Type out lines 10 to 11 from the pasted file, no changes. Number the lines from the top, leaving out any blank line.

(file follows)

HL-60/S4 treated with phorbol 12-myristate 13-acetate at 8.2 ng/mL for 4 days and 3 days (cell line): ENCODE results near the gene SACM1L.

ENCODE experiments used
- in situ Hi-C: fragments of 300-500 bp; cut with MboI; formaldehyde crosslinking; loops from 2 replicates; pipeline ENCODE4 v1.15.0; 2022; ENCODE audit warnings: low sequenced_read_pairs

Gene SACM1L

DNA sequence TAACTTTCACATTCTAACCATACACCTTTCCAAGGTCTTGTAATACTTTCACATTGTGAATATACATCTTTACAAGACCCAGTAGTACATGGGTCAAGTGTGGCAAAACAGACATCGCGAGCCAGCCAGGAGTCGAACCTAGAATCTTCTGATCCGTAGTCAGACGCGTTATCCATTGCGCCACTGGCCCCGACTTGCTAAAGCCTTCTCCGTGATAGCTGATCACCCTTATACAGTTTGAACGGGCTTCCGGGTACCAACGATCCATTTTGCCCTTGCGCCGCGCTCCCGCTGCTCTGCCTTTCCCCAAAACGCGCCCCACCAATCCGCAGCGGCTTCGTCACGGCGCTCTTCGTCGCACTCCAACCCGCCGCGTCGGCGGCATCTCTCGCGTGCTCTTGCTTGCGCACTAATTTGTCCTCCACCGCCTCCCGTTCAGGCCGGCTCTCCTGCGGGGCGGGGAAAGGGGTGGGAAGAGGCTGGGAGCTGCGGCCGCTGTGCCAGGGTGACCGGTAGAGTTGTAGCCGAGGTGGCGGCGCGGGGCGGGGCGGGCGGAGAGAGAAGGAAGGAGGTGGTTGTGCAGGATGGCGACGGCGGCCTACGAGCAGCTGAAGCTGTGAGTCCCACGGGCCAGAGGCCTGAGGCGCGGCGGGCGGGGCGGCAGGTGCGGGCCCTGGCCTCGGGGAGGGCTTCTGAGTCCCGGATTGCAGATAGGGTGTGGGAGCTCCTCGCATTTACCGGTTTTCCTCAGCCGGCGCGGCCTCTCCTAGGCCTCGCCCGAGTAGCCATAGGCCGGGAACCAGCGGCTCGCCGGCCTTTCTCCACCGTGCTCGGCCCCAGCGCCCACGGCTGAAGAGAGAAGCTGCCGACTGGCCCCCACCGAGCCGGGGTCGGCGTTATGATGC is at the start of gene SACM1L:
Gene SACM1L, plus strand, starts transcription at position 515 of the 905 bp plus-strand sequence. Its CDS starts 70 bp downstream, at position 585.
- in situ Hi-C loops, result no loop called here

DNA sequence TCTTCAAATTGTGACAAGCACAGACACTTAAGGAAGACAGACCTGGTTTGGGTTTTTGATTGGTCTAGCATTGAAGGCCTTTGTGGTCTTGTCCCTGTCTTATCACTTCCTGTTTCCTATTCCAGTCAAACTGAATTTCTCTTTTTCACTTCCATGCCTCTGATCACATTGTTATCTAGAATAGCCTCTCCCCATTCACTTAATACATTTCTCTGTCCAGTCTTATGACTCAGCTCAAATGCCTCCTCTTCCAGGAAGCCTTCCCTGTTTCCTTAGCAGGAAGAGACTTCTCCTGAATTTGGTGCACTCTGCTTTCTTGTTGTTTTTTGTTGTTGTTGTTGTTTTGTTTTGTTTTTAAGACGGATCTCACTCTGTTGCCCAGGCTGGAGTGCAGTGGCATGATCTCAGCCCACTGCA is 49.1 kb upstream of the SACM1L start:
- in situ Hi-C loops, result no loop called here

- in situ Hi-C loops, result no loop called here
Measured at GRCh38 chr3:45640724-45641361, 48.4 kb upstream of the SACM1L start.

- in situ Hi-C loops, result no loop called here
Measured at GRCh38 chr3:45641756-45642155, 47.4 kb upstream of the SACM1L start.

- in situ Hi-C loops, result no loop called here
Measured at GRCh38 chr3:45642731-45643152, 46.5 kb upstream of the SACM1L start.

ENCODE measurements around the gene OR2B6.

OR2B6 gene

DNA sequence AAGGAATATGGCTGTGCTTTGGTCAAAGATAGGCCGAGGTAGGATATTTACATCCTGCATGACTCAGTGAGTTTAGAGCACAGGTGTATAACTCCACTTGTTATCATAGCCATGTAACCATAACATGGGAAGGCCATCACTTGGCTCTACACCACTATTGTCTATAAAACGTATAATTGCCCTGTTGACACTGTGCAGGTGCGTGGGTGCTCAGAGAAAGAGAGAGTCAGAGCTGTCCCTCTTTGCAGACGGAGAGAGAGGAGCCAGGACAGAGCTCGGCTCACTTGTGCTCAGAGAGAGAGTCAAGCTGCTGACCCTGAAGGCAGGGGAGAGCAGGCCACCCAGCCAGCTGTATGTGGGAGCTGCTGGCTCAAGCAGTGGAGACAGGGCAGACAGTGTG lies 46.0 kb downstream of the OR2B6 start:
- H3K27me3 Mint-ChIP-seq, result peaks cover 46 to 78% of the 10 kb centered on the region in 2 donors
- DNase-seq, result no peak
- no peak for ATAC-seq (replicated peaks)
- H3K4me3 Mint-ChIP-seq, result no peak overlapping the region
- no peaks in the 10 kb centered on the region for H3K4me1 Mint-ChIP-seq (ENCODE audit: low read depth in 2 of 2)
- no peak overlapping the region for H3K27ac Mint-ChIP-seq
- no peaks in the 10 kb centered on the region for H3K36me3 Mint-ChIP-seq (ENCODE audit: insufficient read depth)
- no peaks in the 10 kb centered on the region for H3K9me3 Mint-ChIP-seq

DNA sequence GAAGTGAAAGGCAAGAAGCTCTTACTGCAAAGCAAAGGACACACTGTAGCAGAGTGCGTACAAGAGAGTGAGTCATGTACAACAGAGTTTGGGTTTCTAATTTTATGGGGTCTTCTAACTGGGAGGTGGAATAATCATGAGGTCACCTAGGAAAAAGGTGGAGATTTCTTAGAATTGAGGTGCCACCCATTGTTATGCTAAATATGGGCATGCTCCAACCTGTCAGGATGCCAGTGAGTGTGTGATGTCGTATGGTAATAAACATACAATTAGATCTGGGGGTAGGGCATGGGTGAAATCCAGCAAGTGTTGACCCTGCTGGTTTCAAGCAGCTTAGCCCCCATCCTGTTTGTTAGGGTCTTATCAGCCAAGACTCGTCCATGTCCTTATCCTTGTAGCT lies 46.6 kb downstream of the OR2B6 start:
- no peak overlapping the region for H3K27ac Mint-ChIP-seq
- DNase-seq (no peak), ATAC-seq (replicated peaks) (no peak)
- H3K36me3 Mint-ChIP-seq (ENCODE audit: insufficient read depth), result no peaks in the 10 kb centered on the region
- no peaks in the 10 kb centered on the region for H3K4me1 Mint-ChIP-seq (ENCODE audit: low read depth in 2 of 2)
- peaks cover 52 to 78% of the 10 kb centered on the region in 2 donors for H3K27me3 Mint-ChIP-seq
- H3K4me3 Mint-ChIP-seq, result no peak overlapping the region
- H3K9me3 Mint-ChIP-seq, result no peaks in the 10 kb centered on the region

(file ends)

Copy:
- in situ Hi-C loops, result no loop called here
Measured at GRCh38 chr3:45640724-45641361, 48.4 kb upstream of the SACM1L start.